"Pirate" Publishing: The Battle Over Perpetual Copyright in Eighteenth-Century Britain

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Shoji Yamada, 2012 - History - 152 pages

In 1774, Edinburgh “pirate publisher” Alexander Donaldson boldly challenged a group of major London booksellers who sought to monopolize the right to copy books in perpetuity. Why is there a time limit on copyright? This book goes back to the beginning on this question by focusing on a pivotal eighteenth-century court debate in England from a social and cultural point of view. Its historical investigation of the issues of copyright is based on detailed documentary research.

The book explores the relationships among the booksellers, lawyers, members of the nobility, and writers who formed the backdrop to the eighteenth-century publishing industry, a backdrop that offers many insights in considering the issues of copyright today. It is also a history of publishing culture, introducing the ideas and debates about literary works prevailing at that time and the people who figured in those debates.

“It is difficult to treat ‘monopoly’ or ‘piracy’ as a clear dichotomy of good and bad,” writes Yamada in his conclusion. “Both were ultimately acting in the pursuit of economic gain, and both claimed to either represent the rights of authors or the convenience of readers to defend their own position. This book tries to illustrate how their head-on clash in the courtroom, intertwined with the interpersonal relationships among lawyers and judges. This approach may seem curious to scholars of law who may be interested primarily in a detailed analysis of the logical structure of court debates. I am convinced, however, that matters not to be found in the courtroom debates alone can show us the forces that set history in motion.”

Copyright is an artificial thing, which was born out of the pulsing magma that was the emergence of modern society. Today in the twenty-first century, once again society is undergoing great changes wrought by advances in digital technology and the development of global capitalism. Renewed debate over copyright is indispensable. A parable for the digital media era, this book’s examination of the historic case of Donaldson offers valuable hints as we develop our ownstance on the issues of copyright.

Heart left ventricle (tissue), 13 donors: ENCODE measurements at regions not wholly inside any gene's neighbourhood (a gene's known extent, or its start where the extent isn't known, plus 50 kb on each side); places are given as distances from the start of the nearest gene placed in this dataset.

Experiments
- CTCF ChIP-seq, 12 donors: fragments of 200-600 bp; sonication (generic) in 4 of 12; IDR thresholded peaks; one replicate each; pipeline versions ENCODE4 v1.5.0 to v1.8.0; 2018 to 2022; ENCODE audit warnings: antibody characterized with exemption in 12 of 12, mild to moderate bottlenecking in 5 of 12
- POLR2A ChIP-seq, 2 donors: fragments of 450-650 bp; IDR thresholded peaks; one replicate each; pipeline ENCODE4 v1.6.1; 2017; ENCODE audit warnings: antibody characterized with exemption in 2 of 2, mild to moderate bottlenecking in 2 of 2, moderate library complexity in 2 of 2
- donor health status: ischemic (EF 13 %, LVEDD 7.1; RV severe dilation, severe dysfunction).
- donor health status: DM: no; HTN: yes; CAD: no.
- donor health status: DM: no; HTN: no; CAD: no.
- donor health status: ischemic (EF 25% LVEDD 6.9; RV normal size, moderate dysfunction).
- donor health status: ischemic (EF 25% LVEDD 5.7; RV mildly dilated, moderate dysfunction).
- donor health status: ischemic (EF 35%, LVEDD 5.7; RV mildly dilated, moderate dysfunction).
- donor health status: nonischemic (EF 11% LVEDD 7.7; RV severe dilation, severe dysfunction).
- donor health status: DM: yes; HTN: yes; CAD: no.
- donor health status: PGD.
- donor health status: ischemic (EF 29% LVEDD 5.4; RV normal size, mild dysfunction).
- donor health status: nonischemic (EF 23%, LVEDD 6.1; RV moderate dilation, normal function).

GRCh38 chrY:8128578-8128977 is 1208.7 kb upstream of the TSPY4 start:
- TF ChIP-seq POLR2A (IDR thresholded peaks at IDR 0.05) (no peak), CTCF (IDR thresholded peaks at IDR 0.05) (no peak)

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About the author (2012)

Yamada Shōji is a professor at the International Research Center for Japanese Studies (Nichibunken). His specialties are the informatics and the history of cultural exchange. After acquiring a B.A. and a M. Med. Sci. at Tsukuba University, he earned a Ph.D. from Kyoto University. Yamada worked for four years at IBM-Japan, then took a position as research assistant at Tsukuba College of Technology. He was appointed as an associate professor at Nichibunken in 1996. Yamada is the author of fourteen books, the most recent of which are Nihon no chosakuken wa naze konna ni kibishii no ka (Why Japanese Copyright Is So Severe: Jinbun Shoin, 2011); Komonzu to bunka: Bunka wa dare no mono ka (Commons and Culture: Who Owns Culture?: Tōkyōdō Shuppan, 2010); Shots in the Dark: Japan, Zen, and the West (The University of Chicago Press and Nichibunken, 2009).

“Lynne E. Riggs is a professional translator and editor based in Tokyo. WithTakechi Manabu, she translates mainly nonfiction works through their company, the Center for Intercultural Communication. She served as managing editor of Monumenta Nipponica 1997 to 2009 and coordinating editor of the Society for Writers, Editors, and Translators SWET Newsletter from 2004 to 2012. She has taught Japanese-to-English translation at International Christian University since 2000.”

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